Brits Prep for IMS Skirmish

British back-office system specialist JacobsRimell Ltd. and subscriber database firm Apertio Ltd. have joined forces to offer carriers a one-stop shop for their next-generation network information needs. (See JacobsRimell, Apertio Hook Up.)

The companies say that combining JacobsRimell's service provisioning system, called APS, and Apertio's subscriber database platforms -- the One-NDS (Network Directory Server) for traditional networks and the One-HSS (Home Subscriber Server) for IMS –- will help "service providers to build, deliver, and manage more sophisticated IP-based services."

The combination could be tempting for service providers. Apertio, a new entry in Light Reading's Top Ten Private Companies, has already made a name for itself in the mobile operator world with a number of Tier 1 accounts, and is among the leading specialists with an HSS, a vital part of any IMS. (See IMS Firm Raises $30M, Apertio Ltd., and IMS Guide.)

JacobsRimell (JR), meanwhile, has built a healthy position in the cable operator/MSO sector, with customers such as Comcast Corp. (Nasdaq: CMCSA, CMCSK) and ntl group ltd. (Nasdaq: NTLI). The APS performs two main functions, according to VP of marketing Joe Frost.

First, it's a multiservice provisioning platform that breaks down a customer's order into network infrastructure commands and then maps that order onto the customer's profile.

Second, the APS maintains a central database of network information that enables the provisioning of multiple services. That central information repository is built by converting proprietary interface information from network elements, using protocol drivers that need to be developed by JR, and converting them into XML. That information is then used in the service provisioning process, and is also made available to OSS and business systems that need network information.

In the new partnership, the two systems combined provide a view of the network and its current capabilities, provisioning capabilities, and in-depth information about the subscribers and their accounts. "Basically, we're mapping our APS onto Apertio's server platform," says Frost, which gives carriers a system that can manage and help deliver IMS and non-IMS services at the same time.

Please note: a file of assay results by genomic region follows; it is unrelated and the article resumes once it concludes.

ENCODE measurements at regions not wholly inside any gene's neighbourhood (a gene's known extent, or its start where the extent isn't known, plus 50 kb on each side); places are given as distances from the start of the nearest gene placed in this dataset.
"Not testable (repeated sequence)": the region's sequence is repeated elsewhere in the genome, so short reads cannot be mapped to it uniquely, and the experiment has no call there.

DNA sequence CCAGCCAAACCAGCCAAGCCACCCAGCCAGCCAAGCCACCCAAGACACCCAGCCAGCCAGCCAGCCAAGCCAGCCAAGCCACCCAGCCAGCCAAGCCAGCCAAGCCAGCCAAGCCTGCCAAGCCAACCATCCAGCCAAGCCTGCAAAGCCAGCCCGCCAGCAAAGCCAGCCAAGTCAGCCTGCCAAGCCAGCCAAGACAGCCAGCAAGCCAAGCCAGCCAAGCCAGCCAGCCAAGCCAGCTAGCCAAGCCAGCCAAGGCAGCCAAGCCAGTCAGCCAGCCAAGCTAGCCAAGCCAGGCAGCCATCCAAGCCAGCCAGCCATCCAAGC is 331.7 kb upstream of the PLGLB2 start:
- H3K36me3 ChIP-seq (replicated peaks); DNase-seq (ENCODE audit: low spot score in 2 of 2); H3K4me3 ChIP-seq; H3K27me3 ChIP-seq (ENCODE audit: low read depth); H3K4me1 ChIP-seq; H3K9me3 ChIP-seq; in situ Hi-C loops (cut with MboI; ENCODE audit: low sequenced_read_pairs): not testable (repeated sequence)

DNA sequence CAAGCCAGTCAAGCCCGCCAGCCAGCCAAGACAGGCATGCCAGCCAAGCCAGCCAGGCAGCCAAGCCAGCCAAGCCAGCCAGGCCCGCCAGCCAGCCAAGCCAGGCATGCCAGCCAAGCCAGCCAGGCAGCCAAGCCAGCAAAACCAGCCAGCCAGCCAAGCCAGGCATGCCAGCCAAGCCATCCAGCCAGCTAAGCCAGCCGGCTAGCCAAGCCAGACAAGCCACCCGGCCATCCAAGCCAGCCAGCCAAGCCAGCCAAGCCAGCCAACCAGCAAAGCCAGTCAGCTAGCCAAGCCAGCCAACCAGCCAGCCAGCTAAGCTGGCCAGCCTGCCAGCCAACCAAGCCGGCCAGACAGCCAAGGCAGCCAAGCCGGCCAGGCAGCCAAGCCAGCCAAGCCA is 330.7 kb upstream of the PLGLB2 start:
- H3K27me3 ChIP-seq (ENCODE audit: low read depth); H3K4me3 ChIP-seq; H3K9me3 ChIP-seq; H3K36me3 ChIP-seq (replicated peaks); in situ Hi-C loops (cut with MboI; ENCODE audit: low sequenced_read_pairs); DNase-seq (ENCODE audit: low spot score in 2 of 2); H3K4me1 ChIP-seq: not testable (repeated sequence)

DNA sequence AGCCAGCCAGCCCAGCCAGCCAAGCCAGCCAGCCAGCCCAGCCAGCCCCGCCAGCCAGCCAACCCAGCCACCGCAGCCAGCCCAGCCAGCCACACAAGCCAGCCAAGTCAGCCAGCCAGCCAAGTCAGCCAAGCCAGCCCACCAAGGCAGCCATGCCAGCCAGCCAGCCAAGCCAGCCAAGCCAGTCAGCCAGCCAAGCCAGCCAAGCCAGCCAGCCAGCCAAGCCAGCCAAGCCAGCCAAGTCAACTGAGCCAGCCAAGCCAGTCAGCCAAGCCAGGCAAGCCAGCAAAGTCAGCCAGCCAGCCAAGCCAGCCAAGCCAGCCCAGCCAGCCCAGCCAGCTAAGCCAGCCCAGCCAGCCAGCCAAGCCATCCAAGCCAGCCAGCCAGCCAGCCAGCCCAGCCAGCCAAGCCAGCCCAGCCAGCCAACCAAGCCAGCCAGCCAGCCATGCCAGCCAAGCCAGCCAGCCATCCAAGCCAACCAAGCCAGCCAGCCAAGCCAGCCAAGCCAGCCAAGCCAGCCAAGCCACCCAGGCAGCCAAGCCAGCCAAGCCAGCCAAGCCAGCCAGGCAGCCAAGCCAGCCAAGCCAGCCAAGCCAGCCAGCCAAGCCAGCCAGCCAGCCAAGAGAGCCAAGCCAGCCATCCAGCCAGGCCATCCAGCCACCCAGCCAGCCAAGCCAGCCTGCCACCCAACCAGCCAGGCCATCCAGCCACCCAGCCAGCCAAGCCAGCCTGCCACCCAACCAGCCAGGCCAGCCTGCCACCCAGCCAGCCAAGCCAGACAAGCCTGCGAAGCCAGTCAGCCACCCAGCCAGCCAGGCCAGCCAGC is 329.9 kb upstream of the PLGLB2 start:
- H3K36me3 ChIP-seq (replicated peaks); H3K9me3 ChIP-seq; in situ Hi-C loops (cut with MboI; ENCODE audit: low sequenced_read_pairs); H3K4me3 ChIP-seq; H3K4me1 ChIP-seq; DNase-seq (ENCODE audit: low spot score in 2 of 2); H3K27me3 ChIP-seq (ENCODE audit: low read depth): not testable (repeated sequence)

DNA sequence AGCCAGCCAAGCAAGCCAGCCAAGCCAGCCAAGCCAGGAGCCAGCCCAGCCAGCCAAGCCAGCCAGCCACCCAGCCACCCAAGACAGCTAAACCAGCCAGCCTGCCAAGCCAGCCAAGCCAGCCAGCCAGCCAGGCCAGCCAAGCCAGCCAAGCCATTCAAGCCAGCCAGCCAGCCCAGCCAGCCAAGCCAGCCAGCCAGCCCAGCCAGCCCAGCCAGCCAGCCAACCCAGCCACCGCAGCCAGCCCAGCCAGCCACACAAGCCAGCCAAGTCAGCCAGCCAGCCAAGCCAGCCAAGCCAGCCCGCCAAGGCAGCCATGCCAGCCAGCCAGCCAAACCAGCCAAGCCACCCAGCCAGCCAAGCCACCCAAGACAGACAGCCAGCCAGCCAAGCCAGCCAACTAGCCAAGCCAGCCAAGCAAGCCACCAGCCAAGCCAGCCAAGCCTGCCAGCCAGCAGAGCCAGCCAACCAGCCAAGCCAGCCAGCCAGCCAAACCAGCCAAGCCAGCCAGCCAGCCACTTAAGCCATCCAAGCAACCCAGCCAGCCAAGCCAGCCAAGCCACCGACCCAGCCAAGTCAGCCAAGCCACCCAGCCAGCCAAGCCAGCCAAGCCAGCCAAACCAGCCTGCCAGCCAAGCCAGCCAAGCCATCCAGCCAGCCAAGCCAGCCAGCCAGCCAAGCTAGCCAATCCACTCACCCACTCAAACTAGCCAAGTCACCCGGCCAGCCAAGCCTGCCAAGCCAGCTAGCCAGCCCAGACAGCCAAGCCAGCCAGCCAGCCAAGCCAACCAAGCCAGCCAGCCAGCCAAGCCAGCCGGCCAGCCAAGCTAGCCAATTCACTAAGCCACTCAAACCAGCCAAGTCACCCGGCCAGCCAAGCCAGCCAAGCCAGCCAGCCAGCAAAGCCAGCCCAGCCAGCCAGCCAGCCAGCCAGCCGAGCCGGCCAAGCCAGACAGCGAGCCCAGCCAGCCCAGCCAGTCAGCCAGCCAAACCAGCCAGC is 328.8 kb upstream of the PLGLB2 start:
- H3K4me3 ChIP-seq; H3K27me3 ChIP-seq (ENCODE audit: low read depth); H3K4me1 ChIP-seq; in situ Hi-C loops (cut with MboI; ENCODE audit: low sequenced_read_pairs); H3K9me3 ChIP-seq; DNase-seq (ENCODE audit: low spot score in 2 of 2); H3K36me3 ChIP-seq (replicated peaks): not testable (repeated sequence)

Frost believes the best short-term opportunity for such a combination is in the telco space. "We've concentrated on MSOs so far, as they've had resource problems," but now he reckons the fixed and mobile operators are going to face a service management challenge as they migrate towards IMSs.

Heavy Reading analyst Caroline Chappell says this partnership is part of a growing trend. "There's a move for OSS firms to be the single version of truth for OSS data, and the HSS will be part of that because it's the subscriber data. JacobsRimell wants to perform that role, and Apertio will be able to feed into that."

But JR and Apertio aren't the only ones coveting the role of central information repository in an IMS world, Chappell observes. "Cramer Systems Ltd. is making a similar bid," she says, noting the British OSS firm's recent shift in strategy and relationships with database and IT giants. (See Cramer, Oracle Team Up, Cramer Partners With Alcatel, SAP, IBM, Cramer Team on SDPs, and OSS Firms Jump on IMS.)

— Ray Le Maistre, International News Editor, Light Reading

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